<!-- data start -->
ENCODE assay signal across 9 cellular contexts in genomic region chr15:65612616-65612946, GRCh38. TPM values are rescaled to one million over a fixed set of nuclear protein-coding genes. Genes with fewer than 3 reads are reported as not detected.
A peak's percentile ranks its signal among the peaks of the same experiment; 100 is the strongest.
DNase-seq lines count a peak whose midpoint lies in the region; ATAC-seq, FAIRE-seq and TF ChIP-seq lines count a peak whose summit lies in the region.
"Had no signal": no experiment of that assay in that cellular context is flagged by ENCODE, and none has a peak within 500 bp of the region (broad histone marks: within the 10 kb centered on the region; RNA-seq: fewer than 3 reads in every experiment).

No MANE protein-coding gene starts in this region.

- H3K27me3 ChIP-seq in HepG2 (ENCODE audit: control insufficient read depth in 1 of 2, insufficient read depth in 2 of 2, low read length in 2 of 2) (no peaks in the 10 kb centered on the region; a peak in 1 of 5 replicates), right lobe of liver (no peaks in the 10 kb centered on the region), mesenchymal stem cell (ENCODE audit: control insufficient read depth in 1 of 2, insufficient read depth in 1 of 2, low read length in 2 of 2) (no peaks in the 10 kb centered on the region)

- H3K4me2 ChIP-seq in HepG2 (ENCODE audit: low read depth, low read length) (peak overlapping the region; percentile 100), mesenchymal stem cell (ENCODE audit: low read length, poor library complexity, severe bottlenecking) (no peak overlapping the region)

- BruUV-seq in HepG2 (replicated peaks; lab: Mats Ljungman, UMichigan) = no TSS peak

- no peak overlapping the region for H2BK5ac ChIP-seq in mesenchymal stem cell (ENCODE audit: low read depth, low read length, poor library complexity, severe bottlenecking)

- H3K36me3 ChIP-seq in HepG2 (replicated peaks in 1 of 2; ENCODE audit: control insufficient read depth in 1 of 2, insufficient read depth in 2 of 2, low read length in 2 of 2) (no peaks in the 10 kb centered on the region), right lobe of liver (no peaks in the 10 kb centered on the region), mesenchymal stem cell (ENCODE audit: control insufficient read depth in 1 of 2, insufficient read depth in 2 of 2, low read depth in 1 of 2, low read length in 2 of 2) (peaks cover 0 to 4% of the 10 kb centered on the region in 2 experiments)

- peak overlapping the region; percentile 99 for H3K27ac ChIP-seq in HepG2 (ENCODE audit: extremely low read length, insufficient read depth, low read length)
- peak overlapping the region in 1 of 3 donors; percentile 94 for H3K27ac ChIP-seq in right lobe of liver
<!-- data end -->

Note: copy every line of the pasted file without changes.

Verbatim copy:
ENCODE assay signal across 9 cellular contexts in genomic region chr15:65612616-65612946, GRCh38. TPM values are rescaled to one million over a fixed set of nuclear protein-coding genes. Genes with fewer than 3 reads are reported as not detected.
A peak's percentile ranks its signal among the peaks of the same experiment; 100 is the strongest.
DNase-seq lines count a peak whose midpoint lies in the region; ATAC-seq, FAIRE-seq and TF ChIP-seq lines count a peak whose summit lies in the region.
"Had no signal": no experiment of that assay in that cellular context is flagged by ENCODE, and none has a peak within 500 bp of the region (broad histone marks: within the 10 kb centered on the region; RNA-seq: fewer than 3 reads in every experiment).

No MANE protein-coding gene starts in this region.

- H3K27me3 ChIP-seq in HepG2 (ENCODE audit: control insufficient read depth in 1 of 2, insufficient read depth in 2 of 2, low read length in 2 of 2) (no peaks in the 10 kb centered on the region; a peak in 1 of 5 replicates), right lobe of liver (no peaks in the 10 kb centered on the region), mesenchymal stem cell (ENCODE audit: control insufficient read depth in 1 of 2, insufficient read depth in 1 of 2, low read length in 2 of 2) (no peaks in the 10 kb centered on the region)

- H3K4me2 ChIP-seq in HepG2 (ENCODE audit: low read depth, low read length) (peak overlapping the region; percentile 100), mesenchymal stem cell (ENCODE audit: low read length, poor library complexity, severe bottlenecking) (no peak overlapping the region)

- BruUV-seq in HepG2 (replicated peaks; lab: Mats Ljungman, UMichigan) = no TSS peak

- no peak overlapping the region for H2BK5ac ChIP-seq in mesenchymal stem cell (ENCODE audit: low read depth, low read length, poor library complexity, severe bottlenecking)

- H3K36me3 ChIP-seq in HepG2 (replicated peaks in 1 of 2; ENCODE audit: control insufficient read depth in 1 of 2, insufficient read depth in 2 of 2, low read length in 2 of 2) (no peaks in the 10 kb centered on the region), right lobe of liver (no peaks in the 10 kb centered on the region), mesenchymal stem cell (ENCODE audit: control insufficient read depth in 1 of 2, insufficient read depth in 2 of 2, low read depth in 1 of 2, low read length in 2 of 2) (peaks cover 0 to 4% of the 10 kb centered on the region in 2 experiments)

- peak overlapping the region; percentile 99 for H3K27ac ChIP-seq in HepG2 (ENCODE audit: extremely low read length, insufficient read depth, low read length)
- peak overlapping the region in 1 of 3 donors; percentile 94 for H3K27ac ChIP-seq in right lobe of liver